Grguric S.,Oikon Ltd. Institute of Applied Ecology |
Grguric S.,Gekom Geophysical and Ecological Modeling Ltd. |
Krizan J.,Gekom Geophysical and Ecological Modeling Ltd. |
Gasparac G.,Gekom Geophysical and Ecological Modeling Ltd. |
And 12 more authors.
Central European Journal of Geosciences | Year: 2014
This study analyzes the relationship between Aerosol Optical Depth (AOD) obtained from Terra and Aqua Moderate Resolution Imaging Spectroradiometer (MODIS) and ground-based PM10 mass concentration distribution over a period of 5 years (2008-2012), and investigates the applicability of satellite AOD data for ground PM10 mapping for the Croatian territory. Many studies have shown that satellite AOD data are correlated to groundbased PM mass concentration. However, the relationship between AOD and PM is not explicit and there are unknowns that cause uncertainties in this relationship. The relationship between MODIS AOD and ground-based PM10 has been studied on the basis of a large data set where daily averaged PM10 data from the 12 air quality stations across Croatia over the 5 year period are correlated with AODs retrieved from MODIS Terra and Aqua. A database was developed to associate coincident MODIS AOD (independent) and PM10 data (dependent variable). Additional tested independent variables (predictors, estimators) included season, cloud fraction, and meteorological parameters - including temperature, air pressure, relative humidity, wind speed, wind direction, as well as planetary boundary layer height - using meteorological data from WRF (Weather Research and Forecast) model. It has been found that 1) a univariate linear regression model fails at explaining the data variability well which suggests nonlinearity of the AOD-PM10 relationship, and 2) explanation of data variability can be improved with multivariate linear modeling and a neural network approach, using additional independent variables. © Versita sp. z o.o.
Krizan J.,GEKOM Ltd. Geophysical and Ecological Modeling |
Gasparac G.,GEKOM Ltd. Geophysical and Ecological Modeling |
Kozmar H.,University of Zagreb |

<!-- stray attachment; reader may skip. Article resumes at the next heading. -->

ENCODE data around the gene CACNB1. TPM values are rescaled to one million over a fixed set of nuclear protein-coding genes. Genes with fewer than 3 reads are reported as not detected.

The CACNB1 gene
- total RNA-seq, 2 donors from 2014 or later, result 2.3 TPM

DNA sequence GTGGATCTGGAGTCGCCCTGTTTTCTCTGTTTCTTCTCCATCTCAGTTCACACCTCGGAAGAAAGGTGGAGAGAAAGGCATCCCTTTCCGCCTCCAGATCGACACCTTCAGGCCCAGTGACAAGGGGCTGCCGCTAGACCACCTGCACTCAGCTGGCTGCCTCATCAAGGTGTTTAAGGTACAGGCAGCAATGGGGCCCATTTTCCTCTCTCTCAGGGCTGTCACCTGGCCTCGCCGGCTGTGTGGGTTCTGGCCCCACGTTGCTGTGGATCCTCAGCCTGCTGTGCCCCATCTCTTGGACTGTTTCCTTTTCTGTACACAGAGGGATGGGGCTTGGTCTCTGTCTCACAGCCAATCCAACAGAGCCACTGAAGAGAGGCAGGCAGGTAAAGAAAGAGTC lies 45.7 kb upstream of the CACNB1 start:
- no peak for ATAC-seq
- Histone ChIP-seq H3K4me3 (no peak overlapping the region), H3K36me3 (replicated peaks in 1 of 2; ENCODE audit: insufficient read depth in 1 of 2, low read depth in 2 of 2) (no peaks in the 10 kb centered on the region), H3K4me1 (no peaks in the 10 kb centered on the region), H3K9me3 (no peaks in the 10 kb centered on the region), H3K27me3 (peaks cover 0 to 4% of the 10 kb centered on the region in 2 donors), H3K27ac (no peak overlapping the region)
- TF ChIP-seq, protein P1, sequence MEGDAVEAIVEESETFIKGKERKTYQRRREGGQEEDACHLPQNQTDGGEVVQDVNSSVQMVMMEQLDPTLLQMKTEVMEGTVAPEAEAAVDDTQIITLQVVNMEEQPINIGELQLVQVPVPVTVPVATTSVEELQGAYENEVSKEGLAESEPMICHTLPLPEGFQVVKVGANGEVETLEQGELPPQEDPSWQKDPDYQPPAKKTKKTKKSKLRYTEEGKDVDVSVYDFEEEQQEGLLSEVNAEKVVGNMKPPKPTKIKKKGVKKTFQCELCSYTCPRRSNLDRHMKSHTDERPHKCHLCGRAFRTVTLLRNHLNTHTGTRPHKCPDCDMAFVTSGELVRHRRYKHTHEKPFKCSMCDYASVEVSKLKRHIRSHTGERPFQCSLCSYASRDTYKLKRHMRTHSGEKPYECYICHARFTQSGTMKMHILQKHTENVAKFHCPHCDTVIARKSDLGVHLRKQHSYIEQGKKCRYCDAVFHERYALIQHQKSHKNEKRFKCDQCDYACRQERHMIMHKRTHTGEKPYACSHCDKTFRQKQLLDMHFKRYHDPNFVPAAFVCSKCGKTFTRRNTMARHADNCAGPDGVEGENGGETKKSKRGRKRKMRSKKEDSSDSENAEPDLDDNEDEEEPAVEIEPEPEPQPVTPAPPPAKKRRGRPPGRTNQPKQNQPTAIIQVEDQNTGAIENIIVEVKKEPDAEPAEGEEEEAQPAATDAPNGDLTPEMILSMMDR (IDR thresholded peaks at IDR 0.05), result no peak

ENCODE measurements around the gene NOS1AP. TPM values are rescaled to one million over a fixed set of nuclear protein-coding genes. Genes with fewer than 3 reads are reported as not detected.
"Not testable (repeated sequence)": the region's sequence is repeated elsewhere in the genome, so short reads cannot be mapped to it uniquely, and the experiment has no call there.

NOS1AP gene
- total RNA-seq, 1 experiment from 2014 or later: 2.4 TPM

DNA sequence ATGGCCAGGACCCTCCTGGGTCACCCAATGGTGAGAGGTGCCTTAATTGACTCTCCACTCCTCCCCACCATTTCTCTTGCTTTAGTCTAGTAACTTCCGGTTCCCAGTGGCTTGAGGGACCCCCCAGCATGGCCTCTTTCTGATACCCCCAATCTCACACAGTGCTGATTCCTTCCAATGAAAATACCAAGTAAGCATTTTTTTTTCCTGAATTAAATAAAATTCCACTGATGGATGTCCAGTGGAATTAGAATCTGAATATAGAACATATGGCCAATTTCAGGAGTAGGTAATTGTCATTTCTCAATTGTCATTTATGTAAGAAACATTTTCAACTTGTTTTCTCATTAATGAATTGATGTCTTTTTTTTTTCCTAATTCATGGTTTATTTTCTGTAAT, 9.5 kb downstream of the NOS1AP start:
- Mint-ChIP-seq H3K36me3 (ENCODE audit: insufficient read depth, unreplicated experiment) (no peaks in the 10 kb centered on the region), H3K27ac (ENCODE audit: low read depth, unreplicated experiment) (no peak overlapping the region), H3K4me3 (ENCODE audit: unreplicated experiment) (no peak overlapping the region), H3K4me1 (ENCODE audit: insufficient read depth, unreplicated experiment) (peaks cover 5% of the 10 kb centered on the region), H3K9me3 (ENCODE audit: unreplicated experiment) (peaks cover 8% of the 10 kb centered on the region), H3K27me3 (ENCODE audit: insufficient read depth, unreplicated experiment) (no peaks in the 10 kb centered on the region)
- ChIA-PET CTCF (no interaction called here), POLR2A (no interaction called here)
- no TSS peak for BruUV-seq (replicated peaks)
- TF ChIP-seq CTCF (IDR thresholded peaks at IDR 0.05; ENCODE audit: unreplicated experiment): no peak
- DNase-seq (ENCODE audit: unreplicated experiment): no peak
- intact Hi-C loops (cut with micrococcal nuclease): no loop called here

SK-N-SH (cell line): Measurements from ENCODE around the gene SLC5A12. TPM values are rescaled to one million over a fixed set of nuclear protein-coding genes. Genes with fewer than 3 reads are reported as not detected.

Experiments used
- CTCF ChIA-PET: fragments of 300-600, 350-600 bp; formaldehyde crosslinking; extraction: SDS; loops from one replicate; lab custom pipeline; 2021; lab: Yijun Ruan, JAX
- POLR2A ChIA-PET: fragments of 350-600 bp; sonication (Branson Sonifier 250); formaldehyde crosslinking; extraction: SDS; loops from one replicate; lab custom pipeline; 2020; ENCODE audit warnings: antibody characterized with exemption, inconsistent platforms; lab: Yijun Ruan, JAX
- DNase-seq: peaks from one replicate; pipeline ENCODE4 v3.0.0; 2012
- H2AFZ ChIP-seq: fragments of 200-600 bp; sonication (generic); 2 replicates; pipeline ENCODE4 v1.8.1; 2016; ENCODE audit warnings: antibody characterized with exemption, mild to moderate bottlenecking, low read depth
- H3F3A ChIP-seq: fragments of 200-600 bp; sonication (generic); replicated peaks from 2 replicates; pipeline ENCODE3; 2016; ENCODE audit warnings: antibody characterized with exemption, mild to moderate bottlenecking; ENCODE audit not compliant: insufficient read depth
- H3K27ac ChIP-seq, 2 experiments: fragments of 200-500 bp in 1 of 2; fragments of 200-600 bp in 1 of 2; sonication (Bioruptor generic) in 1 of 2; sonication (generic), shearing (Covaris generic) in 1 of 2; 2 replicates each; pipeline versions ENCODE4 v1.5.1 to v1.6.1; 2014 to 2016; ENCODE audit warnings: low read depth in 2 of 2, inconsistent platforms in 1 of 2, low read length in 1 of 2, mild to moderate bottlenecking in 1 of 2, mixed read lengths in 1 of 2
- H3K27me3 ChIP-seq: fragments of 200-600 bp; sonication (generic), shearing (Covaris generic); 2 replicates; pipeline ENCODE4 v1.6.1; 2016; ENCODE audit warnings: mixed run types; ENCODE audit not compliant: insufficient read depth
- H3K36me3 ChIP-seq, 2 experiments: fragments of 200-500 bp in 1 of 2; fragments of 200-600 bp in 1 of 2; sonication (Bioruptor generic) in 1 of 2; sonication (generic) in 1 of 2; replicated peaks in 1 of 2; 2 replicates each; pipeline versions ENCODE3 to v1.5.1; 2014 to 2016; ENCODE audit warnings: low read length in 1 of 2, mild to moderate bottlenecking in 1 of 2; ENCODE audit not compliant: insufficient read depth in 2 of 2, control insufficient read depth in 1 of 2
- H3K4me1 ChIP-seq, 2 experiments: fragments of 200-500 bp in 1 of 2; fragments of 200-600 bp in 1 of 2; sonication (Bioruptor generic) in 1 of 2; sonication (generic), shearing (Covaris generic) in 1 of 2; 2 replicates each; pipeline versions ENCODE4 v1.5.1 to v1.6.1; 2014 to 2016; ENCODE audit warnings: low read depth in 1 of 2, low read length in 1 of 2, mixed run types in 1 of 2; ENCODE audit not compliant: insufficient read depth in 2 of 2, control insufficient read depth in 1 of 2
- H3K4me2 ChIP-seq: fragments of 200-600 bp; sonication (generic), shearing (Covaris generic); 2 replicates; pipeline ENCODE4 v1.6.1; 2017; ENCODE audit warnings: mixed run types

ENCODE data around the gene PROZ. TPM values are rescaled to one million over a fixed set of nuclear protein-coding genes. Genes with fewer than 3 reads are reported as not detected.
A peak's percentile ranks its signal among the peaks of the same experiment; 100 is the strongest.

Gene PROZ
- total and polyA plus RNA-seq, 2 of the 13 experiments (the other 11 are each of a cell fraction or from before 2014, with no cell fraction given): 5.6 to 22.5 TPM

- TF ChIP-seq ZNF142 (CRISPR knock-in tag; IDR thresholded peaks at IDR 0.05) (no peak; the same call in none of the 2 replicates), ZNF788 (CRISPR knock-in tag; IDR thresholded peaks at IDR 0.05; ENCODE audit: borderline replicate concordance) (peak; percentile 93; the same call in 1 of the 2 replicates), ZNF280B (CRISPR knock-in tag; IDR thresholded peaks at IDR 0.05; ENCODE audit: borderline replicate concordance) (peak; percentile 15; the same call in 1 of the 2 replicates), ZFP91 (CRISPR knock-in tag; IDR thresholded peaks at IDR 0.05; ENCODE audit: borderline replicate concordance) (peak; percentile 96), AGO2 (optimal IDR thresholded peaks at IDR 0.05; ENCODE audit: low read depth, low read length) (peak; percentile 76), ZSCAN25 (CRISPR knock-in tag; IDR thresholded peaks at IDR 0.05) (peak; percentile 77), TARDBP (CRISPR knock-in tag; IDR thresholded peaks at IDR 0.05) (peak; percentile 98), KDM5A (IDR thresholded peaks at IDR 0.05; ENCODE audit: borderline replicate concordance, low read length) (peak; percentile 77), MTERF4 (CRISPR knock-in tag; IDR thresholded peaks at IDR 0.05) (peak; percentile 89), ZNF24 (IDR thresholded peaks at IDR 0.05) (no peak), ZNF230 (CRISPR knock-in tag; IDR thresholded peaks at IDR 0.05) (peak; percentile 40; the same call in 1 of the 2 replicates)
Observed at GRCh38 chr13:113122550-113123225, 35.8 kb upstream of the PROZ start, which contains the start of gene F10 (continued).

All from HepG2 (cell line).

Antonic O.,GEKOM Ltd. Geophysical and Ecological Modeling |
And 2 more authors.
Theoretical and Applied Climatology | Year: 2015
While experiments in boundary layer wind tunnels remain to be a major research tool in wind engineering and environmental aerodynamics, designing the modeling hardware required for a proper atmospheric boundary layer (ABL) simulation can be costly and time consuming. Hence, possibilities are sought to speed-up this process and make it more time-efficient. In this study, two artificial neural networks (ANNs) are developed to determine an optimal design of the Counihan hardware, i.e., castellated barrier wall, vortex generators, and surface roughness, in order to simulate the ABL flow developing above urban, suburban, and rural terrains, as previous ANN models were created for one terrain type only. A standard procedure is used in developing those two ANNs in order to further enhance best-practice possibilities rather than to improve existing ANN designing methodology. In total, experimental results obtained using 23 different hardware setups are used when creating ANNs. In those tests, basic barrier height, barrier castellation height, spacing density, and height of surface roughness elements are the parameters that were varied to create satisfactory ABL simulations. The first ANN was used for the estimation of mean wind velocity, turbulent Reynolds stress, turbulence intensity, and length scales, while the second one was used for the estimation of the power spectral density of velocity fluctuations. This extensive set of studied flow and turbulence parameters is unmatched in comparison to the previous relevant studies, as it includes here turbulence intensity and power spectral density of velocity fluctuations in all three directions, as well as the Reynolds stress profiles and turbulence length scales. Modeling results agree well with experiments for all terrain types, particularly in the lower ABL within the height range of the most engineering structures, while exhibiting sensitivity to abrupt changes and data scattering in profiles of wind-tunnel results. The proposed approach allows for quicker and more effective achieving targeted flow and turbulence features of the ABL wind-tunnel simulations as compared to the common trial and error procedures. This methodology is expected to enable wind-tunnel modelers a quick and time-efficient designing of ABL simulations in studies dealing with air pollutant dispersion, wind loading of structures, wind energy, and urban micrometeorology, where atmospheric flow and turbulence play a key role. © 2014, Springer-Verlag Wien.